I haven’t read many spy novels; it’s not really the sort of genre that appeals to me. The one major exception here is the Ashenden stories of William Somerset Maugham, loosely based on his experience of working for British Intelligence during the First World War, but these are intelligent tales of intelligence. Besides, I love all of Somerset Maugham’s writing. And – hey – who could possibly forget the Hairless Mexican!
It’s not Maugham I’m thinking of but another writer altogether, one far more central to this style of fiction. He is Ian Fleming, the author of the James Bond novels. As I say, I’ve not read many spy novels, not even many novels by Fleming, but it was one of his books that had a major impact on, of all things, my developing political consciousness. It was From Russia with Love.
I was nine when I read it, my first encounter with James Bond. It wasn’t meant for me; it was part of father’s holiday reading. He put it down; I picked it up. I’m sure he did not mean me to read it – far too adult – but read it I did. I was horrified and fascinated. It was the first time I ever came across a description of what I now understand to be a sadistic serial killer, a man who takes pleasure in suffering and death. It was the first time I ever had a close encounter with communism, no more than a vague bogey man in my mind.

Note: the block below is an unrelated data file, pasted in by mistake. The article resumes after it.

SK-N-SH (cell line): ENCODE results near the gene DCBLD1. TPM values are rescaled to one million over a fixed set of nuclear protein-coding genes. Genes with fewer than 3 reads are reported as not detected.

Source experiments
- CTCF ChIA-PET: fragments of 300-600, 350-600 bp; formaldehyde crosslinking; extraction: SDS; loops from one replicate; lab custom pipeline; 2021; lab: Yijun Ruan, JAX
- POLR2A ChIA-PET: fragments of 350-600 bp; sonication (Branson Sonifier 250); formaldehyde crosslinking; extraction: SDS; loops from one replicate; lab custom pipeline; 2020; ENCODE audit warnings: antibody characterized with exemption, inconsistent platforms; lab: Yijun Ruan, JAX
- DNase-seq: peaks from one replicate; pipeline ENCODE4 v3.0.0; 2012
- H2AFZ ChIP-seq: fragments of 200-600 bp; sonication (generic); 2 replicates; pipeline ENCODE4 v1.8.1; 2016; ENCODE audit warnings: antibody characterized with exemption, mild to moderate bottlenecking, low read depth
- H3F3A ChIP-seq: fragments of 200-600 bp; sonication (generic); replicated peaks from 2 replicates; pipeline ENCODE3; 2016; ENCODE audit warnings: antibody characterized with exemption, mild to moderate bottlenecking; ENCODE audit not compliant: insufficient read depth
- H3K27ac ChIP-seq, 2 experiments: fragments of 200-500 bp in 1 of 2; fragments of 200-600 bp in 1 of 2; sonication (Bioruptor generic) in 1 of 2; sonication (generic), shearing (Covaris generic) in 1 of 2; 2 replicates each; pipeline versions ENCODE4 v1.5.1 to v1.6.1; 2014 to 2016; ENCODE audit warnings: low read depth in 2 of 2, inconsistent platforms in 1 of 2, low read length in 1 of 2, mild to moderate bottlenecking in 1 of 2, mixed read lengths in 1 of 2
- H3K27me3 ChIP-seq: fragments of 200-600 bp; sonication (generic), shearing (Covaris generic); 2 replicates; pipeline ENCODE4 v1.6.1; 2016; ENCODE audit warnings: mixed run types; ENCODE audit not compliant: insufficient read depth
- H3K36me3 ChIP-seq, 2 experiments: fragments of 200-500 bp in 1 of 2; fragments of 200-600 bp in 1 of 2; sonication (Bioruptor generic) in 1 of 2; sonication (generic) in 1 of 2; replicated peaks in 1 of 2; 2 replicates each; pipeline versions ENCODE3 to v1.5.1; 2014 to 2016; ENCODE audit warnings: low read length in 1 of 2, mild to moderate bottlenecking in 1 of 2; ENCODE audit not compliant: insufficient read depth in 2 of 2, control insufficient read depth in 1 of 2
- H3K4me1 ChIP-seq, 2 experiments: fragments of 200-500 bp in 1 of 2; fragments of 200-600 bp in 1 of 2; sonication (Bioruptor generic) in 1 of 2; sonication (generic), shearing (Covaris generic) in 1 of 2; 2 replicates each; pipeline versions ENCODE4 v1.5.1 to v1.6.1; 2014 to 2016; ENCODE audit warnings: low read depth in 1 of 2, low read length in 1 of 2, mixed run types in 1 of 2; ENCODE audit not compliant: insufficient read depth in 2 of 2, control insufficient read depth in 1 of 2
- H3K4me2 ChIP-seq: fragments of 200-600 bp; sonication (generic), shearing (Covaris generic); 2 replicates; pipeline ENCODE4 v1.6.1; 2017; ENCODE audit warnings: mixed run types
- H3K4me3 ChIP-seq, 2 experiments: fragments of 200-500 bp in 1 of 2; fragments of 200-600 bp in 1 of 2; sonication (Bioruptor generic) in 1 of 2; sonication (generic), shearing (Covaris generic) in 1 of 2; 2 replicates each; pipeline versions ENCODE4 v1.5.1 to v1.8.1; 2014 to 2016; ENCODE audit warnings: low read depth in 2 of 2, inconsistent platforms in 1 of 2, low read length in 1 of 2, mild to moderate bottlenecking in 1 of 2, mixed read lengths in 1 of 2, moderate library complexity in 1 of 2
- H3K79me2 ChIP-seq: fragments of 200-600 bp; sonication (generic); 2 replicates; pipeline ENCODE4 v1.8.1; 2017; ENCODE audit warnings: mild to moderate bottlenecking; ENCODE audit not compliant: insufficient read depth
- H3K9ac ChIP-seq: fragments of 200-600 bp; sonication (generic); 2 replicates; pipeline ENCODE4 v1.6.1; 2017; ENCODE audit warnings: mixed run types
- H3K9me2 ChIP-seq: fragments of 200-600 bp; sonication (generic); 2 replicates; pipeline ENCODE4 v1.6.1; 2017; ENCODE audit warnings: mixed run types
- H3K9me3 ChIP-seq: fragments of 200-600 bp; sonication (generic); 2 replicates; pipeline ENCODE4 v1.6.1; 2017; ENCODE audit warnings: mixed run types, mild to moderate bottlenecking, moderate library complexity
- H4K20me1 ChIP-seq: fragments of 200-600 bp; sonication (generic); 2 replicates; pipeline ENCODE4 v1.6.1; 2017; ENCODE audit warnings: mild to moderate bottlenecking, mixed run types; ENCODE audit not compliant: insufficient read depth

So, there they were, the sadist and the communists, combined in an organisation called SMERSH, a Russian acronym, coined by Stalin himself, literally meaning “Death to Spies.” From
Russia with Love was just topical entertainment, written at the height of the Cold War. But Fleming’s political purpose, it seems to me, goes deeper. He makes one loath communism, he made me loath communism, but he also – what an admission! –warmed me to fascism.
Again I had no real idea what fascism was and certainly no conception at this time of the horrors committed by the Nazis. I just remember the SMERSH operatives complaining about General Franco’s security forces, the ‘fascists’ who had managed to eliminate some of their best agents. At this point in the book I had such a horror of communists that if they had damned the devil I would have looked for points in his defence. I’m sure that Fleming was showing, albeit briefly, his own political sympathies here. His political sympathies had a lasting effect on mine!
Russia with Love I’ve only read two other Bond novels, Doctor No and You Only Live Twice. Incidentally, if you only know the character from the movies the novels will come as a bit of a surprise. Bond is not nearly so smooth and insufferably smug! Altogether there is a far higher standard of verisimilitude, without all of the outrageous plot devices, i.e. devices, loved by the movie makers.
I was soaking in the bath this morning when, for wholly unexplained reasons, Bond and SMERSH came to mind, or rather my mind was entered by the shadow of an impressionable little girl from all those summers ago. I shall leave you with one of my favourite anthems. Always keep your face to the sun.